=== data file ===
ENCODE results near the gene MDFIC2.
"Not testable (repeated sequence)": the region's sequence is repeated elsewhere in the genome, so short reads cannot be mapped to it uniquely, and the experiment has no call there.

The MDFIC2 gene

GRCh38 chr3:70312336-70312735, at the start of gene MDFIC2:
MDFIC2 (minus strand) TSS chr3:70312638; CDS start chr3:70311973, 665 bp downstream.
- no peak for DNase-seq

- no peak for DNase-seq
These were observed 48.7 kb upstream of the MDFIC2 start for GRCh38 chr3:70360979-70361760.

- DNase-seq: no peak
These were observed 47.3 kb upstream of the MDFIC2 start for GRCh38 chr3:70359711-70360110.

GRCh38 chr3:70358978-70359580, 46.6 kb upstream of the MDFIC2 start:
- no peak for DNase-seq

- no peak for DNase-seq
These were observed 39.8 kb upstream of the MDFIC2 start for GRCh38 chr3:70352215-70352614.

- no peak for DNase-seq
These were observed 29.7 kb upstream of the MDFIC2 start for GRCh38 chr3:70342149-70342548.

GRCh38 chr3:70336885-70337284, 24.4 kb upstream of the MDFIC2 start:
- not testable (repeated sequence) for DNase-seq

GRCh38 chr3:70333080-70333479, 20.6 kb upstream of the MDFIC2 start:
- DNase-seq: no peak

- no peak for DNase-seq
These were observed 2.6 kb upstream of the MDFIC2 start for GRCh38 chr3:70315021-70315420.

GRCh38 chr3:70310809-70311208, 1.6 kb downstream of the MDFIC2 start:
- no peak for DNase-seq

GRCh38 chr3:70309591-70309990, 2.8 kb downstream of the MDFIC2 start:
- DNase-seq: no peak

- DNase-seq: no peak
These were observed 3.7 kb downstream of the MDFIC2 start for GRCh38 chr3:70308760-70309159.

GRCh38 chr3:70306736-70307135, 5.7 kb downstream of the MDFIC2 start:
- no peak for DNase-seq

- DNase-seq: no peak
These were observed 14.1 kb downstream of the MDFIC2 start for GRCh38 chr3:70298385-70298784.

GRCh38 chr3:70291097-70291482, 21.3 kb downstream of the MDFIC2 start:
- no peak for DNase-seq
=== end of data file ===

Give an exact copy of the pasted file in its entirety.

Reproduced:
ENCODE results near the gene MDFIC2.
"Not testable (repeated sequence)": the region's sequence is repeated elsewhere in the genome, so short reads cannot be mapped to it uniquely, and the experiment has no call there.

The MDFIC2 gene

GRCh38 chr3:70312336-70312735, at the start of gene MDFIC2:
MDFIC2 (minus strand) TSS chr3:70312638; CDS start chr3:70311973, 665 bp downstream.
- no peak for DNase-seq

- no peak for DNase-seq
These were observed 48.7 kb upstream of the MDFIC2 start for GRCh38 chr3:70360979-70361760.

- DNase-seq: no peak
These were observed 47.3 kb upstream of the MDFIC2 start for GRCh38 chr3:70359711-70360110.

GRCh38 chr3:70358978-70359580, 46.6 kb upstream of the MDFIC2 start:
- no peak for DNase-seq

- no peak for DNase-seq
These were observed 39.8 kb upstream of the MDFIC2 start for GRCh38 chr3:70352215-70352614.

- no peak for DNase-seq
These were observed 29.7 kb upstream of the MDFIC2 start for GRCh38 chr3:70342149-70342548.

GRCh38 chr3:70336885-70337284, 24.4 kb upstream of the MDFIC2 start:
- not testable (repeated sequence) for DNase-seq

GRCh38 chr3:70333080-70333479, 20.6 kb upstream of the MDFIC2 start:
- DNase-seq: no peak

- no peak for DNase-seq
These were observed 2.6 kb upstream of the MDFIC2 start for GRCh38 chr3:70315021-70315420.

GRCh38 chr3:70310809-70311208, 1.6 kb downstream of the MDFIC2 start:
- no peak for DNase-seq

GRCh38 chr3:70309591-70309990, 2.8 kb downstream of the MDFIC2 start:
- DNase-seq: no peak

- DNase-seq: no peak
These were observed 3.7 kb downstream of the MDFIC2 start for GRCh38 chr3:70308760-70309159.

GRCh38 chr3:70306736-70307135, 5.7 kb downstream of the MDFIC2 start:
- no peak for DNase-seq

- DNase-seq: no peak
These were observed 14.1 kb downstream of the MDFIC2 start for GRCh38 chr3:70298385-70298784.

GRCh38 chr3:70291097-70291482, 21.3 kb downstream of the MDFIC2 start:
- no peak for DNase-seq